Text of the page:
UNICEF grants for Ebenezer and Windsor schools to help students cope with Covid disruption
UNICEF Australia has handed over community grants to Ebenezer Public School and Windsor High School after research showed the Covid pandemic was having effects on children and young people across the nation
Director of Australian Programs and Child Rights at UNICEF, Nicole Breeze, said in the early stages of the pandemic, UNICEF Australia’s research was showing it was impacting children and young people across Australia in numerous ways, and the number of young people who were not coping well was climbing.
“As part of our support to assist children and local communities we provided these grants for parents and citizens associations to use on activities related to strengthening connectivity, wellbeing and implementing social distancing programs in a child-friendly way in schools while the effects of the pandemic were impacting them,” Ms Breeze said.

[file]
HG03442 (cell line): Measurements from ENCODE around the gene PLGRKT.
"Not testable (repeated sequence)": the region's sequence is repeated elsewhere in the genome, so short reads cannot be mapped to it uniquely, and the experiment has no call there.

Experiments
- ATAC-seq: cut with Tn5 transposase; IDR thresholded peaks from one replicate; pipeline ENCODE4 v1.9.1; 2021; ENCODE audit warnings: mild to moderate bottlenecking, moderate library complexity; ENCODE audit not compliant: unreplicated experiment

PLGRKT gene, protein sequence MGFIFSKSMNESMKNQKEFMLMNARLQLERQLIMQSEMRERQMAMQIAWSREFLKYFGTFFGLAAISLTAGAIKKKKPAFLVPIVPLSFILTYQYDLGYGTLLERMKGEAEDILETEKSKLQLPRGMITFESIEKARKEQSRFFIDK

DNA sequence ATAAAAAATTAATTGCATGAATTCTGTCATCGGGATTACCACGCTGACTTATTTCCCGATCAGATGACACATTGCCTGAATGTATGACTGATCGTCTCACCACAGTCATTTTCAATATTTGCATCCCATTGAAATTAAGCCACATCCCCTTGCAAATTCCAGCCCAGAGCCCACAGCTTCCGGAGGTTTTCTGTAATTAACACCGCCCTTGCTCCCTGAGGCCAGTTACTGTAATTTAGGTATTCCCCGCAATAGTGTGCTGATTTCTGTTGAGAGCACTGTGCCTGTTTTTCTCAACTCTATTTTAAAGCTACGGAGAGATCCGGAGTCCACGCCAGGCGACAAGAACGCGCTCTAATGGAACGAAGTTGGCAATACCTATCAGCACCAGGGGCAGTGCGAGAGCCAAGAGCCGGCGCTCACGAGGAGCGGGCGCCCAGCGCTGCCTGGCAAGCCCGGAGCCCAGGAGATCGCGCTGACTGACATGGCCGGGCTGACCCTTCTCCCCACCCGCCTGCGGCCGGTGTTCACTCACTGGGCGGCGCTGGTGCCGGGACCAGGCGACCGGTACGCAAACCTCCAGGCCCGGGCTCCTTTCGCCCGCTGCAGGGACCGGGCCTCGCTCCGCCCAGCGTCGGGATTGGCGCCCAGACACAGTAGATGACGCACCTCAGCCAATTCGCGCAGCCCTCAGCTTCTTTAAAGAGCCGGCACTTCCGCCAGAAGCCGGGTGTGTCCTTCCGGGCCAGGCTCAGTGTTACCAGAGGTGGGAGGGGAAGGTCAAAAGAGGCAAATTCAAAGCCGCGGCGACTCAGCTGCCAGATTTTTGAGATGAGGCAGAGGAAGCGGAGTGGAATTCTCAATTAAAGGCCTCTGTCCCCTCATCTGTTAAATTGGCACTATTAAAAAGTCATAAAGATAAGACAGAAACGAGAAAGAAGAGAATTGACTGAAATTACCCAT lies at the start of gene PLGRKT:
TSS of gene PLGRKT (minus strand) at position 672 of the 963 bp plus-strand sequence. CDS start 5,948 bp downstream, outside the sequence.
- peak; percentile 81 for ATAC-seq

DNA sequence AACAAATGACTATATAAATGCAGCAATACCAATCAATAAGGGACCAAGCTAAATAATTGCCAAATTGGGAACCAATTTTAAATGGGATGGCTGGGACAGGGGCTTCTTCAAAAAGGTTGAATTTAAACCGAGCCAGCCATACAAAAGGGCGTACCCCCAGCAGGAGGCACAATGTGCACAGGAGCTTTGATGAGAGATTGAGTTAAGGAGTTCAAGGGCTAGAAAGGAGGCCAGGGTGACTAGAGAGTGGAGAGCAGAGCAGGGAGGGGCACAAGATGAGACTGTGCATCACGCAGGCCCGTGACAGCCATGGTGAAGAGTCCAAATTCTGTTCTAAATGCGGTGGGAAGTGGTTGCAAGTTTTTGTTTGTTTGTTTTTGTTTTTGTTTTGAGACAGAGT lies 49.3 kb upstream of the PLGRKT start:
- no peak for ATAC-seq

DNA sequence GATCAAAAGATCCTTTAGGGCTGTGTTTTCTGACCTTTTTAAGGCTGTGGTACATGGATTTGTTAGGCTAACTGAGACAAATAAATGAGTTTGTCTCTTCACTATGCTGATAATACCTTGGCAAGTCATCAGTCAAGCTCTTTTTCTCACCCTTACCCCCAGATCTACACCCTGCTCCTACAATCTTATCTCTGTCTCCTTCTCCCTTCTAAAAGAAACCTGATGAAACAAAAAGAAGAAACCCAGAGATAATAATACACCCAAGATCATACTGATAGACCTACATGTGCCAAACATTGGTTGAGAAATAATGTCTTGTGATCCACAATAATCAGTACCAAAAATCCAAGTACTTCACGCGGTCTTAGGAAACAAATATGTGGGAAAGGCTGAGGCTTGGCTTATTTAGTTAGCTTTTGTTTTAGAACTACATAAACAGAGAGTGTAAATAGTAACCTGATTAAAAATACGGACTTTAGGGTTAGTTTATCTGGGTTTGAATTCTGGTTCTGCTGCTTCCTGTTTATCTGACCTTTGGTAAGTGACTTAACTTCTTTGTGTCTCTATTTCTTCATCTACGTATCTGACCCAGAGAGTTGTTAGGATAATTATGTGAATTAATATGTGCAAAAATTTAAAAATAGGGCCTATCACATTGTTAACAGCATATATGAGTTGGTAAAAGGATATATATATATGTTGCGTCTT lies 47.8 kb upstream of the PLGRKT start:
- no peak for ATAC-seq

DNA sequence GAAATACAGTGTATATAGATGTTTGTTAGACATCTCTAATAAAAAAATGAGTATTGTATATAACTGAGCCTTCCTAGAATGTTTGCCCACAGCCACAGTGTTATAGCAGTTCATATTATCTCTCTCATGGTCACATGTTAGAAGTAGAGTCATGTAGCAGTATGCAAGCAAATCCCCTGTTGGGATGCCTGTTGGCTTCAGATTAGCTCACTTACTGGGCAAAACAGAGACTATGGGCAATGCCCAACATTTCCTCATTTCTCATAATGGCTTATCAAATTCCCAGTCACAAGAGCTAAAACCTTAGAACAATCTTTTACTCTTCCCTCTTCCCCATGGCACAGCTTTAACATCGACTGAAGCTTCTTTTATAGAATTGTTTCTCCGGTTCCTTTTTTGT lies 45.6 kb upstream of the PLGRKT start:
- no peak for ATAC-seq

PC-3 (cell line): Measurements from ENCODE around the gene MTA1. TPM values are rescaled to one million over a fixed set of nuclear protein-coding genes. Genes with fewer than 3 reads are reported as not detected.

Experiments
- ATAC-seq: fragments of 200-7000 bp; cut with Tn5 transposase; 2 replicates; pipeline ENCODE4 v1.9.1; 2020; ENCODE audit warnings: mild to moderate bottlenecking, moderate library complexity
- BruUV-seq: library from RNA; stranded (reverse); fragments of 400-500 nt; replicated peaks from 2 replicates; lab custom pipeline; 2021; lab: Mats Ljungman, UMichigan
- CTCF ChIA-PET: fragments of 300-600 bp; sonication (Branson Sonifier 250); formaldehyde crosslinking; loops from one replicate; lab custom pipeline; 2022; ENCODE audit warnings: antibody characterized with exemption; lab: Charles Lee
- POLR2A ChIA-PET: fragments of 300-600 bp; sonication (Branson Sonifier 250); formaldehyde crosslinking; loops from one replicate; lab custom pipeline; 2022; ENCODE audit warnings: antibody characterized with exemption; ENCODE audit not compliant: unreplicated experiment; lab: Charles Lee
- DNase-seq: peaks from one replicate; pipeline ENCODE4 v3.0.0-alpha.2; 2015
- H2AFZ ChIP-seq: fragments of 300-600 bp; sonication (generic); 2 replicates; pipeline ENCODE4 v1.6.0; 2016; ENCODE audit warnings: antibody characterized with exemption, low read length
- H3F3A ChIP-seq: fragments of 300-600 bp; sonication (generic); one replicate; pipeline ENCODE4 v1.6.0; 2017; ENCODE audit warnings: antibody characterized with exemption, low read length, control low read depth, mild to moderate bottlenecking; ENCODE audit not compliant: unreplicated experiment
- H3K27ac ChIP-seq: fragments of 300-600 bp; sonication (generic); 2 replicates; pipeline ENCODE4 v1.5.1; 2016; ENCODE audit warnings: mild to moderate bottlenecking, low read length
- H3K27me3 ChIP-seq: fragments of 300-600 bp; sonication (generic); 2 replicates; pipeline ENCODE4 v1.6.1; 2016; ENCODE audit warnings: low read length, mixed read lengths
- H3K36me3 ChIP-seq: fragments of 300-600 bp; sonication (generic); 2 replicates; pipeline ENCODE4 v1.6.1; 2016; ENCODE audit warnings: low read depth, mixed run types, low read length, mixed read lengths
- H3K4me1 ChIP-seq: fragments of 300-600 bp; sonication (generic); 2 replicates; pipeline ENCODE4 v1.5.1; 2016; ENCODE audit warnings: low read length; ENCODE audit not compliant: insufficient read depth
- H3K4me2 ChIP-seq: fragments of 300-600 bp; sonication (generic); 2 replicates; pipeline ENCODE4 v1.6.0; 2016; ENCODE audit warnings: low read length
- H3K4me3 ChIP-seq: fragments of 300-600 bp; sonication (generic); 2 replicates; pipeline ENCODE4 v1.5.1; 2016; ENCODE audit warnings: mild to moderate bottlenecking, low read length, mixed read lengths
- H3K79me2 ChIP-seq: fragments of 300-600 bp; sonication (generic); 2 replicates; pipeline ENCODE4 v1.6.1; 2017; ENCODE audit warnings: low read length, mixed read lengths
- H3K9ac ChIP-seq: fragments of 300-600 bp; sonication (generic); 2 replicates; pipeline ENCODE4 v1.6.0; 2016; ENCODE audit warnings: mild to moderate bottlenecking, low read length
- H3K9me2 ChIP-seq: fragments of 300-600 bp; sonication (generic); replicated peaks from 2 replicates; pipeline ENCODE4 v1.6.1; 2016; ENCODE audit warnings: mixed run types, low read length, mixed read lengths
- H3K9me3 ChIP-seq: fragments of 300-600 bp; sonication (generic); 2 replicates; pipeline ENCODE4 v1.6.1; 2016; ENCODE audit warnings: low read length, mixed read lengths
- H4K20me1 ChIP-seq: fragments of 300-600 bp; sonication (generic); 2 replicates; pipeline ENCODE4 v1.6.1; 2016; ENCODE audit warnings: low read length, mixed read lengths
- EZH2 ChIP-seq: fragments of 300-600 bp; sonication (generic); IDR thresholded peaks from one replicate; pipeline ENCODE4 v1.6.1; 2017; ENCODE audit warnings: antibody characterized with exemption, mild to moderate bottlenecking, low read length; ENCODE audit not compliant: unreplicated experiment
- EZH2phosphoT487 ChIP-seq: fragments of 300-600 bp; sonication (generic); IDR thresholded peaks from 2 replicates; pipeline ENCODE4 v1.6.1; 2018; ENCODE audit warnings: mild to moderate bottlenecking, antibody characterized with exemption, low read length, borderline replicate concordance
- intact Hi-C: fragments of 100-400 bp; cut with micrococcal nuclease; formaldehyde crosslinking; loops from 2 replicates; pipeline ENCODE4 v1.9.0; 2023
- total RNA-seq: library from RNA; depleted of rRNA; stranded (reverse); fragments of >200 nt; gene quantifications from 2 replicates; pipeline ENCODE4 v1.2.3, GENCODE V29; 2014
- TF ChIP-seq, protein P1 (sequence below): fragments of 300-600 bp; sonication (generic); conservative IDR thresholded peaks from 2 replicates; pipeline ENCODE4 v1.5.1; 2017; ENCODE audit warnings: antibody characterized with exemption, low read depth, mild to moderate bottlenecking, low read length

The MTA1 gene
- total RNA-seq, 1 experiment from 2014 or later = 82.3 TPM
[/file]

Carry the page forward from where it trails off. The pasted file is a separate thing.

“For children and young people in the Hawkesbury, the pandemic wasn’t their first crisis; we’ve had bushfire, we’ve had drought, and we’ve had floods in the last 12 months,” said Federal MP Susan Templeman, who welcomed the funding.
UNICEF is providing a one-off round of School Community Grants for 30 primary and high schools across Australia to a maximum of $3000 per school.
“Windsor High School will be using the grant for a program to strength students’ ability to self-regulate their behaviours and emotions. The program will build the capacity of teachers and target the school’s most disadvantaged students, who are typically the least engaged in their learning and have difficulty controlling their emotions,” said Ms Templeman.
“Ebenezer Public School will use the grant to strengthen their hygiene practises in light of COVID,” said the MP.
Ms Templeman said the funding would be a boost for many Hawkesbury students.
“I congratulate Ebenezer Public School and Windsor High School on receiving this funding, and UNICEF for providing the grants to help young people in our local area.”